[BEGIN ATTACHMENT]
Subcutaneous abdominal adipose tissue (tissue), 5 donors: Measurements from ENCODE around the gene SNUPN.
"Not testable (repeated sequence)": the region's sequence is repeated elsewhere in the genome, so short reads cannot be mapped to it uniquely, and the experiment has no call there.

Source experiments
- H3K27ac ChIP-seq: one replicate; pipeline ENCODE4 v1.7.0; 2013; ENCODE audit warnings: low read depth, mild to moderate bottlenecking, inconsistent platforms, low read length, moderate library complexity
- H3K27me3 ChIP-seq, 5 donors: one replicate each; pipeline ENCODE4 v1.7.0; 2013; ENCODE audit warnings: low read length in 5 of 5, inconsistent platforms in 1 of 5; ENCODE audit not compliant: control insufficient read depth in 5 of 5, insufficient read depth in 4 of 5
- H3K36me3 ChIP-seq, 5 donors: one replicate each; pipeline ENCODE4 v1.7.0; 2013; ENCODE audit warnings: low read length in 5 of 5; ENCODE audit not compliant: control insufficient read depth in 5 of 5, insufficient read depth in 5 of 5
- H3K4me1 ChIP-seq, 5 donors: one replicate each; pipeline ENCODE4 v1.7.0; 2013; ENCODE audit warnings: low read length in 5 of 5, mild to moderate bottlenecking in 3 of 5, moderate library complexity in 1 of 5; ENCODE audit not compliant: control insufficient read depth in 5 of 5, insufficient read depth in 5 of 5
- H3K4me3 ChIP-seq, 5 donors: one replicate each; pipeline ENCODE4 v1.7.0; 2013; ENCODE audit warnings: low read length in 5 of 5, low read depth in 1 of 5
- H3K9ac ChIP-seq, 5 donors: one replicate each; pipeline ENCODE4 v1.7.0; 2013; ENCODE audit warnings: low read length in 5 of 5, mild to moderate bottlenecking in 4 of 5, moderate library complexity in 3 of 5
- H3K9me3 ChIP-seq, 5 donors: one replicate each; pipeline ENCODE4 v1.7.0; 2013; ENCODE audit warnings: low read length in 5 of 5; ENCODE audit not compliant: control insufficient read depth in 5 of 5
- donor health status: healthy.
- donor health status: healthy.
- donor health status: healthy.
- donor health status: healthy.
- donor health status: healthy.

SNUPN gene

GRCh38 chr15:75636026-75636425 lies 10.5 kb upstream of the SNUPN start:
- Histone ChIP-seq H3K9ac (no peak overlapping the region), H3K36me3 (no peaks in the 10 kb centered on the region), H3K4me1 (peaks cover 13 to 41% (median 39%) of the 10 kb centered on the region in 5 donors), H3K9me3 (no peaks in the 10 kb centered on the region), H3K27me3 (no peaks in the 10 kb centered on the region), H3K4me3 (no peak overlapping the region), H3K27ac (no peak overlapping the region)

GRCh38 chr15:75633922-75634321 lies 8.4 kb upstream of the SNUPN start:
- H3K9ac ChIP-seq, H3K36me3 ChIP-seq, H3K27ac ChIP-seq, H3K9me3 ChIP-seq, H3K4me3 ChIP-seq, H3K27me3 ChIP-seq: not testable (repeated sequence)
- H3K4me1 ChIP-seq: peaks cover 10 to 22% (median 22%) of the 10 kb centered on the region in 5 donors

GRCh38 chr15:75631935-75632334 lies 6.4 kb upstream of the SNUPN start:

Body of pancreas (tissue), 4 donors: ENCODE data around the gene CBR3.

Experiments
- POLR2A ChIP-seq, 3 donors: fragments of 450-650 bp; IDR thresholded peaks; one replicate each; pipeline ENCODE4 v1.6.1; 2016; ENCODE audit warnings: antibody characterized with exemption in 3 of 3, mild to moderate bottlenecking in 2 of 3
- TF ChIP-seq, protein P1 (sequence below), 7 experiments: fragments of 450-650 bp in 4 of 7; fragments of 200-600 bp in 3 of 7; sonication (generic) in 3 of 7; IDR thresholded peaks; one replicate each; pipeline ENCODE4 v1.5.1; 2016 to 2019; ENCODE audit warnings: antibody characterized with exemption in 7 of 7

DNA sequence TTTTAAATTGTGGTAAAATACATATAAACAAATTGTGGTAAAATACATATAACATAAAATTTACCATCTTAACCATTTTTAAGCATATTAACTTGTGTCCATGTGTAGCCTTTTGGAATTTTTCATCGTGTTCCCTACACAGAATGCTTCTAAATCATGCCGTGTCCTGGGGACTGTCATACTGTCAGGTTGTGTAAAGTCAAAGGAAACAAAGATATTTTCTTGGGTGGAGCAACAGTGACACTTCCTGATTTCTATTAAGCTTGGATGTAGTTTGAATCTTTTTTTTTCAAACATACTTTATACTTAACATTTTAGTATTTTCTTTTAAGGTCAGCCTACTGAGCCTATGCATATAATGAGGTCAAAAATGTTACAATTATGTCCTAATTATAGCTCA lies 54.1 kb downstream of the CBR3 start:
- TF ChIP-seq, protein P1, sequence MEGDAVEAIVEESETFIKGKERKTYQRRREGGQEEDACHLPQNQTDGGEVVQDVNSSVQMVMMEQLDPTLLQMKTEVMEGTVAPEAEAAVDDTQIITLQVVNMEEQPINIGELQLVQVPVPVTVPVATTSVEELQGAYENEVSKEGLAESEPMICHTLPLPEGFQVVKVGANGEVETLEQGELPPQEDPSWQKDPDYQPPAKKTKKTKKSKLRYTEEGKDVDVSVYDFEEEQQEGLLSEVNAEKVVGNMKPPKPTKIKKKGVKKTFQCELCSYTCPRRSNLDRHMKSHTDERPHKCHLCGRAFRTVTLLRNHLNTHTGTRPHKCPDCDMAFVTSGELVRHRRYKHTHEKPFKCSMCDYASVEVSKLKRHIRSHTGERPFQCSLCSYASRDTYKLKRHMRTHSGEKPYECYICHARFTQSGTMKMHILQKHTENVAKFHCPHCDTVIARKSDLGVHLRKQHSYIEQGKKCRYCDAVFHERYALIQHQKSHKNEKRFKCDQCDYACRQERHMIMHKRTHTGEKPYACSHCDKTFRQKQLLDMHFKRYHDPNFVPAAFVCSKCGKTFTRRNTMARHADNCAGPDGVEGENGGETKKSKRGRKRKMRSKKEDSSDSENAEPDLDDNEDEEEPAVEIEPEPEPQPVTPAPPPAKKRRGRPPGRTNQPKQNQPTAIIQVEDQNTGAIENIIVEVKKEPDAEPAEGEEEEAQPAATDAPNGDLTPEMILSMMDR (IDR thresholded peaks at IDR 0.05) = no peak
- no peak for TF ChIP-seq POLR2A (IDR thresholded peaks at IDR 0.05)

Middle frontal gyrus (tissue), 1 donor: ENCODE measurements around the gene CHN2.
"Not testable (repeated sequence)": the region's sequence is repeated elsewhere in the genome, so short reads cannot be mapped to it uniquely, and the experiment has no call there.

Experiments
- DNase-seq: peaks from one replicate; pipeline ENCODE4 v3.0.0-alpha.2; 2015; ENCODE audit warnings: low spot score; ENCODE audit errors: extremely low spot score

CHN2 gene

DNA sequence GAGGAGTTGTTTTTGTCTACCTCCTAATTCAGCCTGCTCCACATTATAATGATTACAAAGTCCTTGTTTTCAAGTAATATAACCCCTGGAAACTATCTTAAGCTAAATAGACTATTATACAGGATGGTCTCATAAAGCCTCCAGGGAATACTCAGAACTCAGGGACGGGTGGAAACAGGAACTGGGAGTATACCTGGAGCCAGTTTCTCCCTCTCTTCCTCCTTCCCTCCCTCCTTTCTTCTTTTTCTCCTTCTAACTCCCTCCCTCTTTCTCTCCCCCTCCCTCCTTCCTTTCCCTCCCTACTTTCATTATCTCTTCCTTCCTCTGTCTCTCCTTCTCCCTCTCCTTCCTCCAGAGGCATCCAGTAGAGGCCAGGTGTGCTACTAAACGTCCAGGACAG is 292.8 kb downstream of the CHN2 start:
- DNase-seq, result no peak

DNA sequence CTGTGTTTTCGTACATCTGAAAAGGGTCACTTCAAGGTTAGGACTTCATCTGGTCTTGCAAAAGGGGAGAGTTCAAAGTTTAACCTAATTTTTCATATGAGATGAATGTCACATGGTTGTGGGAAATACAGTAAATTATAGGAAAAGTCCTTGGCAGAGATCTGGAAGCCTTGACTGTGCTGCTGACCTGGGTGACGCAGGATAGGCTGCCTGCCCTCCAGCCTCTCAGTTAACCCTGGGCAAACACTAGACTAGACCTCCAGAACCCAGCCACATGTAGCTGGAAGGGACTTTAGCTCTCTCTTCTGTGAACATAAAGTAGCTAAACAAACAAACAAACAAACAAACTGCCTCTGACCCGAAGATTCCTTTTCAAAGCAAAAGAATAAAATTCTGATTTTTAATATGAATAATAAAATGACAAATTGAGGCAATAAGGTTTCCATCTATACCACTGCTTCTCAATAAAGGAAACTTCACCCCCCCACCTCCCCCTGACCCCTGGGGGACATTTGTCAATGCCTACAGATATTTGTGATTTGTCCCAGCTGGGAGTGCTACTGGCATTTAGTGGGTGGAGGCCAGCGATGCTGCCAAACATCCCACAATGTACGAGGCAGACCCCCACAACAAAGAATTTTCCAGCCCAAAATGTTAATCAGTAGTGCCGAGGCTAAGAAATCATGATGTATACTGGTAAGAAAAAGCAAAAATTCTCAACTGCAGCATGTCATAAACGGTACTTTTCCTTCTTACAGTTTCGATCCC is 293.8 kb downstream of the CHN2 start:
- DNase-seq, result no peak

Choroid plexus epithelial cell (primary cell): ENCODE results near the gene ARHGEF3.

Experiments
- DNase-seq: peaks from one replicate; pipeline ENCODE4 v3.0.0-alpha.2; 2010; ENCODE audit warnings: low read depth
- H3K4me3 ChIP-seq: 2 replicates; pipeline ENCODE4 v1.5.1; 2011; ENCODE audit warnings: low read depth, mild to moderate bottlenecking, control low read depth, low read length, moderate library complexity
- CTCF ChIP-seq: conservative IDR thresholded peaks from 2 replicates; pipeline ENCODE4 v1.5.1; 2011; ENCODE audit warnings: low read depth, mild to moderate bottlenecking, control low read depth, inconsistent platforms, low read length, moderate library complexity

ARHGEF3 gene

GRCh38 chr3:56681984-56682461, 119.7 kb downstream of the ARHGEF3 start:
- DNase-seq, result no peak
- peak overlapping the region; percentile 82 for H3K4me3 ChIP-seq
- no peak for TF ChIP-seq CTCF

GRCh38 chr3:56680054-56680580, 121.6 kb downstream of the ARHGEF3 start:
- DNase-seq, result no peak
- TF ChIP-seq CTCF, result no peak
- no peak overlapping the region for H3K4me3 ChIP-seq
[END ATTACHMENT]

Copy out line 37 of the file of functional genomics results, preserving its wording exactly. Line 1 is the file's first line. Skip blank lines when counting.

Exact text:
DNA sequence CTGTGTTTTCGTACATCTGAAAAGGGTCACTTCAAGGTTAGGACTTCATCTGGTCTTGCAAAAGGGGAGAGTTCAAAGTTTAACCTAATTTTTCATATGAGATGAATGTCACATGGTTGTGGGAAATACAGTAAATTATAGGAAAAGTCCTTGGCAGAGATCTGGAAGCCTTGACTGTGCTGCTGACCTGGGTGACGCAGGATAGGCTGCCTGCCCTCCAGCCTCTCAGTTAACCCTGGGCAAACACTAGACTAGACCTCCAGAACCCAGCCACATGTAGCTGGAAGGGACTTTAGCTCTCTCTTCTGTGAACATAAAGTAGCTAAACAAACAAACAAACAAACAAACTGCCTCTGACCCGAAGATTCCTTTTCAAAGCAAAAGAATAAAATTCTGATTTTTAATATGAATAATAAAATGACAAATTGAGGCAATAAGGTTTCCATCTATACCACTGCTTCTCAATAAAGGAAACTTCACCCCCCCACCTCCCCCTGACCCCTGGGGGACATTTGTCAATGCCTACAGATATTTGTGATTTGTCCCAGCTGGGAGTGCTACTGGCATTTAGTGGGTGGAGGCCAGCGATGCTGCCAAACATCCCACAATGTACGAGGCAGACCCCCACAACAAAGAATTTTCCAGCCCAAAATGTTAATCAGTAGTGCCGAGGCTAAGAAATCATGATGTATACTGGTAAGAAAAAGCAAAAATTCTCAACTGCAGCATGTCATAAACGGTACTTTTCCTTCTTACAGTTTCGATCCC is 293.8 kb downstream of the CHN2 start: